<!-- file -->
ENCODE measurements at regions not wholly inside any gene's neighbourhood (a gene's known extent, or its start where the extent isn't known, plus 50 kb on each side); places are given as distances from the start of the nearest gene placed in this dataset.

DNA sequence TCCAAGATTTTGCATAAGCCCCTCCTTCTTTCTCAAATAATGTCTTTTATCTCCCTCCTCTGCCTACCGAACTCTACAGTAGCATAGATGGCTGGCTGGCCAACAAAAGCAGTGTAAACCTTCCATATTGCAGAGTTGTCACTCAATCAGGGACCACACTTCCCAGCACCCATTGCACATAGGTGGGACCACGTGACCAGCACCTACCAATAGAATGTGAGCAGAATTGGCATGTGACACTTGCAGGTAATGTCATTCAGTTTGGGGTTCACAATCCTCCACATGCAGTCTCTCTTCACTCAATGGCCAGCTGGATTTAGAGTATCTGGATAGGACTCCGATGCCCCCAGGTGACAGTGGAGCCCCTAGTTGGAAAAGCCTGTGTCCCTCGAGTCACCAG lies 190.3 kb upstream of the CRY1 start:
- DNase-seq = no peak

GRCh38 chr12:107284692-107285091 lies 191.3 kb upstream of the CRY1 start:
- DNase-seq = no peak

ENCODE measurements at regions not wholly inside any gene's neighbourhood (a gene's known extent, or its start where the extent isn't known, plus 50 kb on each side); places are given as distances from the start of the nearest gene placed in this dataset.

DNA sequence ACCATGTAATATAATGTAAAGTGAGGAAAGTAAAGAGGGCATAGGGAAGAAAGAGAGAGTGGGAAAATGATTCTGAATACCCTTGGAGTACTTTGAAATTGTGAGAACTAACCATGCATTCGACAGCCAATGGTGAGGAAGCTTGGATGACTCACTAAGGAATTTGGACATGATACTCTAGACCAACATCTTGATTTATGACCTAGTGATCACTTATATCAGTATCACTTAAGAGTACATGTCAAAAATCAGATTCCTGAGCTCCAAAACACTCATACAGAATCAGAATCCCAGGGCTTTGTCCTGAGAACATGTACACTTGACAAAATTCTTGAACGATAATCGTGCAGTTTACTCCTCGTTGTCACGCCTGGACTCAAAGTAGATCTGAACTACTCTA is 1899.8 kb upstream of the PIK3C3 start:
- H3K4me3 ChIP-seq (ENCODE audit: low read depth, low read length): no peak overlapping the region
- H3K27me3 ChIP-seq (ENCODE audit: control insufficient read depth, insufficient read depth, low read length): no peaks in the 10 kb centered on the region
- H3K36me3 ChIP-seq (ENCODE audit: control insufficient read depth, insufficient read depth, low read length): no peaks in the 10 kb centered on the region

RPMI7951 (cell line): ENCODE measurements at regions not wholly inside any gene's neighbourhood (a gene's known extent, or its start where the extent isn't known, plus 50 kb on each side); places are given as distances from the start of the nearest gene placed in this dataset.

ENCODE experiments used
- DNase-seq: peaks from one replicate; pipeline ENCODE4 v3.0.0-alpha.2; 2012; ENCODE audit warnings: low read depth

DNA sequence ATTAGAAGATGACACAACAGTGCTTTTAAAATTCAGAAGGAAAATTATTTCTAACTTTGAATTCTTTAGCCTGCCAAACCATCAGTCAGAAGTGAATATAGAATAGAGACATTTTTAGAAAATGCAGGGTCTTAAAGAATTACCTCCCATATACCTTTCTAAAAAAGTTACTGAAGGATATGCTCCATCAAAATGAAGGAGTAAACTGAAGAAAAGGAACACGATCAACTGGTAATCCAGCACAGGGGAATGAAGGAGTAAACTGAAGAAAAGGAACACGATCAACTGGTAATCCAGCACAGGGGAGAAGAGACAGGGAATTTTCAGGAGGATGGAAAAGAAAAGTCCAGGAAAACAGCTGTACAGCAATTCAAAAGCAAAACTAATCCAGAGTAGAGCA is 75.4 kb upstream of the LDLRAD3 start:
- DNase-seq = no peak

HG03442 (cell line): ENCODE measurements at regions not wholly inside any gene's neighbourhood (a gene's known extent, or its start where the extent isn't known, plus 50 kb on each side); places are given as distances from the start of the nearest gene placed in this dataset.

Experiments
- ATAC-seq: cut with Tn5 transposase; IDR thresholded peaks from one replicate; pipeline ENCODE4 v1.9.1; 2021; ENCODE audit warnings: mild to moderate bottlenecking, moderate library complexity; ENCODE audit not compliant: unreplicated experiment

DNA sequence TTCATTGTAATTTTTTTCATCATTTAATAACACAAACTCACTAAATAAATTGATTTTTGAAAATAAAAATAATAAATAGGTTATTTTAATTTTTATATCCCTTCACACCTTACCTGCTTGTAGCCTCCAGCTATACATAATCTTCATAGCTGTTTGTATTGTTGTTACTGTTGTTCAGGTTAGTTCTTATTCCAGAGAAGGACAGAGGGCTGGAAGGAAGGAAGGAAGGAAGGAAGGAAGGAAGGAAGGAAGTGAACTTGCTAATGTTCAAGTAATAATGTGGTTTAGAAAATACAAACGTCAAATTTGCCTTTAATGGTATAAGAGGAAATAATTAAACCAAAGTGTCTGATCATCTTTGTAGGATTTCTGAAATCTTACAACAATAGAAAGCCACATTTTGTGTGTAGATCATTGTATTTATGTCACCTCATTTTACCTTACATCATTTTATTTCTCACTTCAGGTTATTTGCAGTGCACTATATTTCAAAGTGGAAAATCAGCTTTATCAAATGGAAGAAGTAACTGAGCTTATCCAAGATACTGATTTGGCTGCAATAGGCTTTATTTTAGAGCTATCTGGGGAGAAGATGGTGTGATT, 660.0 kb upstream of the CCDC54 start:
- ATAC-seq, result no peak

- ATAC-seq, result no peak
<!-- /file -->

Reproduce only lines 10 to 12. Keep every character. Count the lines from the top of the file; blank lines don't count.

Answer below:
- H3K36me3 ChIP-seq (ENCODE audit: control insufficient read depth, insufficient read depth, low read length): no peaks in the 10 kb centered on the region

RPMI7951 (cell line): ENCODE measurements at regions not wholly inside any gene's neighbourhood (a gene's known extent, or its start where the extent isn't known, plus 50 kb on each side); places are given as distances from the start of the nearest gene placed in this dataset.

ENCODE experiments used